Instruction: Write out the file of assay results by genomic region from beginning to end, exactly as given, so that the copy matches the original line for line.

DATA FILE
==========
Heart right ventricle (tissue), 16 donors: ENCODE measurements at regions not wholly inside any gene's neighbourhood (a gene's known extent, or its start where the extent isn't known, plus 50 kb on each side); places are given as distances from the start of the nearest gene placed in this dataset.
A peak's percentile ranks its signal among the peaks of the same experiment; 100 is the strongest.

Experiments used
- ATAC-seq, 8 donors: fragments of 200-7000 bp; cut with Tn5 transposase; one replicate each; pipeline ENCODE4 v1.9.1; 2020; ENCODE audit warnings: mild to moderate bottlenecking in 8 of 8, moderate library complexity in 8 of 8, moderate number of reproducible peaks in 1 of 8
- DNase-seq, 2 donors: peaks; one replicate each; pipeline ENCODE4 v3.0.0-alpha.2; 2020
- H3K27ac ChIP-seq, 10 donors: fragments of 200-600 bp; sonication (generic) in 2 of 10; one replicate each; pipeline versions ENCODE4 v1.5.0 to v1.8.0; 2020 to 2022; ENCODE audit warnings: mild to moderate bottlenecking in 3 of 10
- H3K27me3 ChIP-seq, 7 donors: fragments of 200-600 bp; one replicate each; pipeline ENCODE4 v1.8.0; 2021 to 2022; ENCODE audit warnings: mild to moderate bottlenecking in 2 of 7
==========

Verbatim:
Heart right ventricle (tissue), 16 donors: ENCODE measurements at regions not wholly inside any gene's neighbourhood (a gene's known extent, or its start where the extent isn't known, plus 50 kb on each side); places are given as distances from the start of the nearest gene placed in this dataset.
A peak's percentile ranks its signal among the peaks of the same experiment; 100 is the strongest.

Experiments used
- ATAC-seq, 8 donors: fragments of 200-7000 bp; cut with Tn5 transposase; one replicate each; pipeline ENCODE4 v1.9.1; 2020; ENCODE audit warnings: mild to moderate bottlenecking in 8 of 8, moderate library complexity in 8 of 8, moderate number of reproducible peaks in 1 of 8
- DNase-seq, 2 donors: peaks; one replicate each; pipeline ENCODE4 v3.0.0-alpha.2; 2020
- H3K27ac ChIP-seq, 10 donors: fragments of 200-600 bp; sonication (generic) in 2 of 10; one replicate each; pipeline versions ENCODE4 v1.5.0 to v1.8.0; 2020 to 2022; ENCODE audit warnings: mild to moderate bottlenecking in 3 of 10
- H3K27me3 ChIP-seq, 7 donors: fragments of 200-600 bp; one replicate each; pipeline ENCODE4 v1.8.0; 2021 to 2022; ENCODE audit warnings: mild to moderate bottlenecking in 2 of 7